North Vancouver, B.C.
Five Filipino artists seek to respond to violence against women in group exhibit
By Ted Alcuitas
An eclectic mix of artists will show their works in an attempt to respond to the violence and harassment women suffer.
‘Essence’ will provide a creative dimension to the multifaceted character and spirit of women by highlighting in vivid colours and shapes, their roles, struggles, and triumphs, a press release says.
Presented with the cooperation of the North Vancouver Community Arts Council and MELD Arts, it will be held at CityScape Community Art Space 335 Lonsdale, North Vancouver from April 27 to May 26, 2018 An opening reception will be held on Thursday, April 26, 7-9 pm.
The idea of the exhibition came as “a seed about 2 years ago when there was so much fear, especially among women in the lower mainland due to violence against women at UBC campus and near skytrain stations,” says lead artist Esmie Gayo McLaren.
Educational component of the show:
• “A Printmaker’s Journey: Balancing Art, Family, and Community” Lenore RS Lim, artist and founder of the Filipino Music and Art Foundation in BC, will be doing an art talk about her series on comfort women, her mother’s influence, and the process of printmaking. Date: May 12, 2018 (Saturday before Mother’s Day), 2:00-3:00pm
• “Essence of the Arts for Social Justice: Why the Critical-Creative Matter Now More Than Ever” Through Essence partnership with UBC’s GRSJ, Associate Professor Leonora Angeles of UBC’s School of Community and Regional Planning and The UBC Social Justice Institute will talk about women’s issues.
Date: May 19, 2018 (Saturday), 2:00-3:30pm
All talks will be at CityScape Community Art Space.
The Essence exhibit travels to the Philippine Embassy in Ottawa later in September 2018, incorporating the works of two members of the city’s artistic community, Melanie Yugo and Kristina Corre.
The Vancouver-based McLaren holds a Bachelor of Sciences degree from the University of Alberta and an Art Certificate from Emily Carr University. Combining volunteer work and painting, her art “resonates her spirit as artist, woman, and global citizen.”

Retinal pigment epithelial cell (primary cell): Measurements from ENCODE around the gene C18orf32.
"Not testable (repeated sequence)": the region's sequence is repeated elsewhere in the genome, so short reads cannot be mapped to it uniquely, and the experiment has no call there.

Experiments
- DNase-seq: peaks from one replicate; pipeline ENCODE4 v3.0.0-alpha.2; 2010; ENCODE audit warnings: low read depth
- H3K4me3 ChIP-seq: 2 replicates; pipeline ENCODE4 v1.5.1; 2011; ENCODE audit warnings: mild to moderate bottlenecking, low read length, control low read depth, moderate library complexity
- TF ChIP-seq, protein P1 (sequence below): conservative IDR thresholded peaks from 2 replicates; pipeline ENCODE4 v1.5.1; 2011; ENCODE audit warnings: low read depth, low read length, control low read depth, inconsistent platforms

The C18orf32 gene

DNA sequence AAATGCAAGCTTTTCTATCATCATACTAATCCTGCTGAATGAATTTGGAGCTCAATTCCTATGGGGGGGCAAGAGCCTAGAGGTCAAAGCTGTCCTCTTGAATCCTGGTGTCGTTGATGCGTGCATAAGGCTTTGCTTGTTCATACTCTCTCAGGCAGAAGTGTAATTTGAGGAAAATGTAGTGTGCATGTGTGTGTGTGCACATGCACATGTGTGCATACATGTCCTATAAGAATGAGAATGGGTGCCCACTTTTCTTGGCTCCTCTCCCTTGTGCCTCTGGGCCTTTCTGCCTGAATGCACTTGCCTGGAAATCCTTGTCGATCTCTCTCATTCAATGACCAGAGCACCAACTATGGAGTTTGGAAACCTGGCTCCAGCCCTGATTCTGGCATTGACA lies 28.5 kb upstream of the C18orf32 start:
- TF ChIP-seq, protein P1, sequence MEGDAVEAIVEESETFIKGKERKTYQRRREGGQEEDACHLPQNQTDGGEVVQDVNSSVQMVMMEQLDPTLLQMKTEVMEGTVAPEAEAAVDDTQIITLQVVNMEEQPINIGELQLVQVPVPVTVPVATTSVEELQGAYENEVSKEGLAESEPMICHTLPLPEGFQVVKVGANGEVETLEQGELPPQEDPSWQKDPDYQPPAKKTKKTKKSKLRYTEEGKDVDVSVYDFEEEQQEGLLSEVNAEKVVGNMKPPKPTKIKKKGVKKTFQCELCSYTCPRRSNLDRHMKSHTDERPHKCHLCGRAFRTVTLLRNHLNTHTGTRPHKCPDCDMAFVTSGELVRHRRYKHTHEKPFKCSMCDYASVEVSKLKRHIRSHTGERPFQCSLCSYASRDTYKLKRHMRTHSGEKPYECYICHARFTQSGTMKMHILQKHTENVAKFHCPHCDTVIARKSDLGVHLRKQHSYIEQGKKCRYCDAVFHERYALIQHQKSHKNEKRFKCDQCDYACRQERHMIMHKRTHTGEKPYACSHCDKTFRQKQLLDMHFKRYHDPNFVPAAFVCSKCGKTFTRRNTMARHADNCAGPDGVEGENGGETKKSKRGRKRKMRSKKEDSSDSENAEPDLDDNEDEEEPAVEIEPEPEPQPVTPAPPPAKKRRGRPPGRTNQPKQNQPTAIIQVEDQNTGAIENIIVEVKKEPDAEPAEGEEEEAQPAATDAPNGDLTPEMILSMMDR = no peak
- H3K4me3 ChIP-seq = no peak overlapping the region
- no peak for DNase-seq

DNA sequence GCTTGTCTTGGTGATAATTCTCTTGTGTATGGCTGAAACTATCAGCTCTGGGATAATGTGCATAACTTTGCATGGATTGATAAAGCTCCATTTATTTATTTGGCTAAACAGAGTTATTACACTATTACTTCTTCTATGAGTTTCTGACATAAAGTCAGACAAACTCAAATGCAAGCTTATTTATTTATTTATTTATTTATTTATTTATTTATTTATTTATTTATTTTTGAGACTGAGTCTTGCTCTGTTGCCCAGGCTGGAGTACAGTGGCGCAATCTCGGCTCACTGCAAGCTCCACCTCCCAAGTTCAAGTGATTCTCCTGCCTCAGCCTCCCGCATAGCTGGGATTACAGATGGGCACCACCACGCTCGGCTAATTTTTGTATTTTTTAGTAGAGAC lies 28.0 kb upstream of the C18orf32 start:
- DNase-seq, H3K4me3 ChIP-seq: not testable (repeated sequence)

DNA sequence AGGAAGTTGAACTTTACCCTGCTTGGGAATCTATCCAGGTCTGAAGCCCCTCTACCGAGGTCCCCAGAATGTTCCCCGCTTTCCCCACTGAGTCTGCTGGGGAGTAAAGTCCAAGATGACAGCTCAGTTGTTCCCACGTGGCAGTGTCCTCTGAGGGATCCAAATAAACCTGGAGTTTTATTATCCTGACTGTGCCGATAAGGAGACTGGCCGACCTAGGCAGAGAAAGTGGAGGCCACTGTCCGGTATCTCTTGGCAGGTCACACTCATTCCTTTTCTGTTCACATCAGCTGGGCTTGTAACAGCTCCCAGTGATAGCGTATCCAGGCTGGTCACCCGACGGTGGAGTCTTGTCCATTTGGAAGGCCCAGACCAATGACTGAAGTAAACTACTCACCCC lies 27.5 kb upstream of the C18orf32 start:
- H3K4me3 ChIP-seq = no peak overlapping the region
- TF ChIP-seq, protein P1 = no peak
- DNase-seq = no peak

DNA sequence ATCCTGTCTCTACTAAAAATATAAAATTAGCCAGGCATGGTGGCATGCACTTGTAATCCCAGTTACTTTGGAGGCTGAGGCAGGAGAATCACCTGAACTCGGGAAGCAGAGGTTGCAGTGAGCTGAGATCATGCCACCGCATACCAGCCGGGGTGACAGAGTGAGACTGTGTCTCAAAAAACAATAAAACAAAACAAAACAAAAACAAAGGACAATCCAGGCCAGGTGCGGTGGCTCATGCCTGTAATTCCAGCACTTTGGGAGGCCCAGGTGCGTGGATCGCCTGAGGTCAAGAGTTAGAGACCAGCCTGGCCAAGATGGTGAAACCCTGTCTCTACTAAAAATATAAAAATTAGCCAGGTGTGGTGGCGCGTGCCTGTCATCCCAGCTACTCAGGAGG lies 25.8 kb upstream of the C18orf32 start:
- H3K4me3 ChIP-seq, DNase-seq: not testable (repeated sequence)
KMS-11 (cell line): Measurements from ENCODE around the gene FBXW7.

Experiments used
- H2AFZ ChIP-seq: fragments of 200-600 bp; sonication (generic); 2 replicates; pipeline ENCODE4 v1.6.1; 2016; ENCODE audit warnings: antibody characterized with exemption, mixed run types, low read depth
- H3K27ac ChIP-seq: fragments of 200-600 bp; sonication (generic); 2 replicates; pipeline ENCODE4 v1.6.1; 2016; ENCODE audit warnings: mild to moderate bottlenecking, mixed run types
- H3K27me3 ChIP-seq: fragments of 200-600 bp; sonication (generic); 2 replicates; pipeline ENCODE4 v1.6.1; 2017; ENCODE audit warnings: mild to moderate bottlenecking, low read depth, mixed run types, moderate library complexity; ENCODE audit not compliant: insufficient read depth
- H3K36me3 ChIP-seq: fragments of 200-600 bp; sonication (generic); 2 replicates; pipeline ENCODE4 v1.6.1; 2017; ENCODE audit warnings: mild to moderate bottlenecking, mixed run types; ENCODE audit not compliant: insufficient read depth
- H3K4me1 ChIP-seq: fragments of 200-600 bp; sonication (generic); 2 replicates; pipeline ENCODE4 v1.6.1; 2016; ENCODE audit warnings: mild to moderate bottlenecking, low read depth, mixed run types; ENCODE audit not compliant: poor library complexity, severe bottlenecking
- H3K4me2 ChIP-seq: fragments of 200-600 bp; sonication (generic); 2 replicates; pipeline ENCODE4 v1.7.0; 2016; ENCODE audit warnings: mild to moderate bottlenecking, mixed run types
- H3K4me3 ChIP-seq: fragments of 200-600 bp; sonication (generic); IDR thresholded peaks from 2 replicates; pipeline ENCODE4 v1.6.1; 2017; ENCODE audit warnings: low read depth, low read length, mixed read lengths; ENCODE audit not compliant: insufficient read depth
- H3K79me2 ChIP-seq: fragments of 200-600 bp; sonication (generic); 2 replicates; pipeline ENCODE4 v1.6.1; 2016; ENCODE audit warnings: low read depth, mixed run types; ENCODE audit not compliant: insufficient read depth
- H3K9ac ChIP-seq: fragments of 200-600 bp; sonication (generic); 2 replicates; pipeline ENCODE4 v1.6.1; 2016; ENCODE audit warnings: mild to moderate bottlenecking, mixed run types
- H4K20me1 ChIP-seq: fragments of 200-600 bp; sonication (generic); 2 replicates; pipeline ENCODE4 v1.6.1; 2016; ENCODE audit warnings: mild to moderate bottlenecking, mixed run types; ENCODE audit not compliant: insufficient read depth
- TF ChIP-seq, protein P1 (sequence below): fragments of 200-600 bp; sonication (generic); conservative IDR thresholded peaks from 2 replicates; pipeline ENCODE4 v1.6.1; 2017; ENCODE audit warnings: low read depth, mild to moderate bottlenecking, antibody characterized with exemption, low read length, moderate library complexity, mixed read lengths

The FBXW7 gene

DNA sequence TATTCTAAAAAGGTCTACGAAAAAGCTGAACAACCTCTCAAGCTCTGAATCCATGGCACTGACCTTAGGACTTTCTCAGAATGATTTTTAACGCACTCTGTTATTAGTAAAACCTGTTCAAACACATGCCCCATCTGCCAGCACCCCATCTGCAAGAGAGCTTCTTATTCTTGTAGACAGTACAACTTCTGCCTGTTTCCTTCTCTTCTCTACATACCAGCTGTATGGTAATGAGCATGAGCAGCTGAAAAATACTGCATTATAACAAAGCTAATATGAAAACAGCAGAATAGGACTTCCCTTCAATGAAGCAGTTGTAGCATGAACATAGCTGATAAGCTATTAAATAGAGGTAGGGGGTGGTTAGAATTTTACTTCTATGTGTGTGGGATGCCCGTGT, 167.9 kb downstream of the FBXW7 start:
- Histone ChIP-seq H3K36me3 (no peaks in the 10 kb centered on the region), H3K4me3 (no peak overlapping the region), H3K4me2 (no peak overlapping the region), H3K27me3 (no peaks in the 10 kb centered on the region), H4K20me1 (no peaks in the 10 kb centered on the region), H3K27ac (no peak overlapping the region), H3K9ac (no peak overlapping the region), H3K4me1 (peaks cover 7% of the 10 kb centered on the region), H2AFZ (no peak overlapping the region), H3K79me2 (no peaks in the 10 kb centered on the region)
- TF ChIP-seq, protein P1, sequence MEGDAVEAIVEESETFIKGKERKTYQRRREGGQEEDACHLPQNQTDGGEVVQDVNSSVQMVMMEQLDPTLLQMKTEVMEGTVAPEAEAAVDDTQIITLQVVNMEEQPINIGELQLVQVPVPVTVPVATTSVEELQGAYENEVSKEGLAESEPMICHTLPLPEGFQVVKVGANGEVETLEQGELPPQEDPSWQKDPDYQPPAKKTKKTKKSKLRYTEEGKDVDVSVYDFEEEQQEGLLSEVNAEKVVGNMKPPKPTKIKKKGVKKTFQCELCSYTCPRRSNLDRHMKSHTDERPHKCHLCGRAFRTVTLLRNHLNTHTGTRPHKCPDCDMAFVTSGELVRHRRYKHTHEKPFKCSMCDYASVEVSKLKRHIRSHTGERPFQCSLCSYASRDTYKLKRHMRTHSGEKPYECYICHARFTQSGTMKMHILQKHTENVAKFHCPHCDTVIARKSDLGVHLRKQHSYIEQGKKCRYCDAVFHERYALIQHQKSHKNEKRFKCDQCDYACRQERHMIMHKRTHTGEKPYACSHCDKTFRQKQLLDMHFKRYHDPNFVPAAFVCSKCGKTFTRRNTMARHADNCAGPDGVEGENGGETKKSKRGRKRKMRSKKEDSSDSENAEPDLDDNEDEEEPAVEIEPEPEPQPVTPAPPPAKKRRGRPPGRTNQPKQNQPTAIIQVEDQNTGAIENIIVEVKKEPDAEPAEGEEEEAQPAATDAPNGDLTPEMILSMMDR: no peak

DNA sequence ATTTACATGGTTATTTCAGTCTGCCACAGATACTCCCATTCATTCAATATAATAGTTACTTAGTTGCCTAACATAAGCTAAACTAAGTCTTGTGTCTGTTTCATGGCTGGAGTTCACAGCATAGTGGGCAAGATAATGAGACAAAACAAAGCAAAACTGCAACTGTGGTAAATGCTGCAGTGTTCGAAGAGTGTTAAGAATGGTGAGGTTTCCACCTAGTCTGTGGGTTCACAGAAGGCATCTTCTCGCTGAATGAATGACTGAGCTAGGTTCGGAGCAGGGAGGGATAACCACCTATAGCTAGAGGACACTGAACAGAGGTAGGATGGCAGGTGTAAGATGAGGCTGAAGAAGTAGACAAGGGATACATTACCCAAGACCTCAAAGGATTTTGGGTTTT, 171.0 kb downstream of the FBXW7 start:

Print artist Lenore RS Lim’s series Comfort Women depicts the resolve of women forced into sex slavery by the Japanese in World War 2 to overcome their shame and will to survive.
Lim received the Pamana ng Pilipino Award Presidential Award for Filipino overseas in 2004 and the Outstanding Professional Award for Fine Arts from the University of the Philippines Alumni Association in 2005.
She recently held an exhibition with renowned artist Juvenal Sanso at San Juan City in the Philippines.
Finding her voice in her canvas, Pamela Gotango seeks to “ impart her reflection through subtle provocation.”
The Switzerland–based Gotangco characterizes her style as figurative, feminine, and arbitrary, oftentimes bordering socio-political arguments. She champions equal opportunity for women and draws insight from their role in society. A popular artist, Gotangco balances her exhibits between the Philippines, Switzerland, France, and USA. Essence is her first exhibition in Canada.
Admitting the complexity of his multiple relationships of the women he cares about, Chito Maravilla makes his paintings simple exploring this in Essence. The Surrey-based Maravilla was a art director at Campaigns & Grey Advertising in Manila before imago rating to Canada in 2002. He started work as a playground designer and is currently a graphic design for Smartfilms. One of his recent designs is a mural at the BC Children’s Hospital.
Styling himself as a renegade artisst, Danvic Briones’ initial works were heavily influenced by surrealism, the subconscious, and Salvador Dali. Fine Arts school, however, led him to another path: printmaking (collagraphy). His works show the blurring and sharpening of boundaries between the roles and stature of women and men in present society. The recipient of several awards, he exhibits in Asia, the United States, and Canada.